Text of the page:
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  • USD/CAD is currently flirting with its 21-day moving average in the 1.2560s.
  • The loonie is one of the worst-performing G10 currencies on the session, despite decent data.

USD/CAD is currently flirting with its 21-day moving average in the 1.2560s. The loonie has largely been unable to make the most of the weakening USD (versus most of its other G10 counterparts) and so USD/CAD is still trading flat on the day. With the DXY now below 93.00, if selling momentum continues (some intra-day USD bears are looking for a move back to test the 92.50 area, where the 200DMA resides), this ought to be bearish for USD/CAD and could result in a move back towards weekly lows around the 1.2540 area.

Driving the day

The loonie is struggling versus the majority of its G10 counterparts on Thursday and currently sits at the bottom of the performance table, despite the fact that crude oil markets are higher. Admittedly, price action in crude oil markets has been choppy amid the recent news that OPEC+ has agreed to gradually increase output from May and that the Saudi Arabians will gradually bring their 1M barrels per day in additional voluntary cuts back online.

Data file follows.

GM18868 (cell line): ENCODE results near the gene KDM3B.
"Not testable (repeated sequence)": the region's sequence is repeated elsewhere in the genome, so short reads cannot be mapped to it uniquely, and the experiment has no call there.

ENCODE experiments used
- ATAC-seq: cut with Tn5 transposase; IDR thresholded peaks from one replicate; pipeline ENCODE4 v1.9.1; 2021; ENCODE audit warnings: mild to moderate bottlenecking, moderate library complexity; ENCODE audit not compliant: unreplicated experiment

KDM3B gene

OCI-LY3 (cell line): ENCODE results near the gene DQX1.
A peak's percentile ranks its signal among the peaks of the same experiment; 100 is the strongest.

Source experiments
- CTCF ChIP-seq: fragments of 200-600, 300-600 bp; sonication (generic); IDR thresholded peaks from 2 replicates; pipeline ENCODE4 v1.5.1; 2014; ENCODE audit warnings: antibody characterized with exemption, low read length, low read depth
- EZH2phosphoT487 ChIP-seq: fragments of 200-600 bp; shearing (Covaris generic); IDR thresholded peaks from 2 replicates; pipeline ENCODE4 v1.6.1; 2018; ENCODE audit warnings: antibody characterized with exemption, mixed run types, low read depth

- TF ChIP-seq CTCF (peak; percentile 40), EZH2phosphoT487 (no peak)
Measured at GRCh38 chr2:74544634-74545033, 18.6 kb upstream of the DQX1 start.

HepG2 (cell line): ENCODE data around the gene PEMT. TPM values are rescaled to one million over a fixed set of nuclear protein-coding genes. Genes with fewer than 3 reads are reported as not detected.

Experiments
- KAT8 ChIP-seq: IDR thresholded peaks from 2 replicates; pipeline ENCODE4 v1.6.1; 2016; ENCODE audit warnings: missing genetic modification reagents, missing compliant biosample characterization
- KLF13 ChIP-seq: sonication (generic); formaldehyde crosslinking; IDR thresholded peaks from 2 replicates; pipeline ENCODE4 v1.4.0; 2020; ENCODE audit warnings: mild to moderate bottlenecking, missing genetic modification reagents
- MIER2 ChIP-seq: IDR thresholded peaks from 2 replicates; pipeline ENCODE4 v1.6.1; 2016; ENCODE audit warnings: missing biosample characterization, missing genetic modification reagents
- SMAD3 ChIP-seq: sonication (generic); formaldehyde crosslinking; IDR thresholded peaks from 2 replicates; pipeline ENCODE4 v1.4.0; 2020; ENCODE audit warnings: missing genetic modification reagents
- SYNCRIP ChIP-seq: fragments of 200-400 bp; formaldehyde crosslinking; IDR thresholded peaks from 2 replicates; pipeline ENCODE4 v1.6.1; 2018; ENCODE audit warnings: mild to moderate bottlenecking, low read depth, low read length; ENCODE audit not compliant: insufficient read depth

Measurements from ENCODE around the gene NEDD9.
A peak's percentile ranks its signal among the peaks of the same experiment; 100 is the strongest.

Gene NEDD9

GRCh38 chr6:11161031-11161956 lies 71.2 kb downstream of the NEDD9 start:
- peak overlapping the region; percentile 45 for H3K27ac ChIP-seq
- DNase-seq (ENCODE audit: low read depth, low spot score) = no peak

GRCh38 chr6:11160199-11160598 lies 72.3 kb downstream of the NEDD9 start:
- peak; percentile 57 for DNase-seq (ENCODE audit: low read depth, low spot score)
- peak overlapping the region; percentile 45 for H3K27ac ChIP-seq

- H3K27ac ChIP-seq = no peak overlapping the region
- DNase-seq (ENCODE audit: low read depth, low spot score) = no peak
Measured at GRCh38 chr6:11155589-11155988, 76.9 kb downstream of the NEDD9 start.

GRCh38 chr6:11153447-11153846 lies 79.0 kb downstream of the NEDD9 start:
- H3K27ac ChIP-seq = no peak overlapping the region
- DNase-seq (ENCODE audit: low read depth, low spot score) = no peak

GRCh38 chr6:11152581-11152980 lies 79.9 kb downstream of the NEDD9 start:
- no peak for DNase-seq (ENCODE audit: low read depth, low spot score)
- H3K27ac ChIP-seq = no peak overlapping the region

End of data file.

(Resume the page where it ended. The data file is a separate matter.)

In terms of domestic Canadian drivers, February Building Permits data was better than expected, showing MoM growth of 2.1% (expected was -1.4%) and the Canadian Markit Manufacturing PMI survey for the month of March was decent, with the headline index rising to 58.5 from 54.8 in February. As indicated by the price action, strong data has failed to give the loonie any impetus, with the currency perhaps weighed by profit-taking in wake of Wednesday’s outperformance following strong January Canadian GDP data.

Separately, some market commentators are attributing comments from Bank of Canada Governor Tiff Macklem, who expressed concern over the sustainability of the recent increase run higher in house prices and the accumulation of household debt on Wednesday as a negative for the currency (i.e. given the higher risk of household deleveraging and a potential recession at some point in the coming years). But concern about house prices and debt accumulation is more likely to push the BoC to tighten monetary policy conditions to stop these trends from continuing, which ought to be positive for the currency.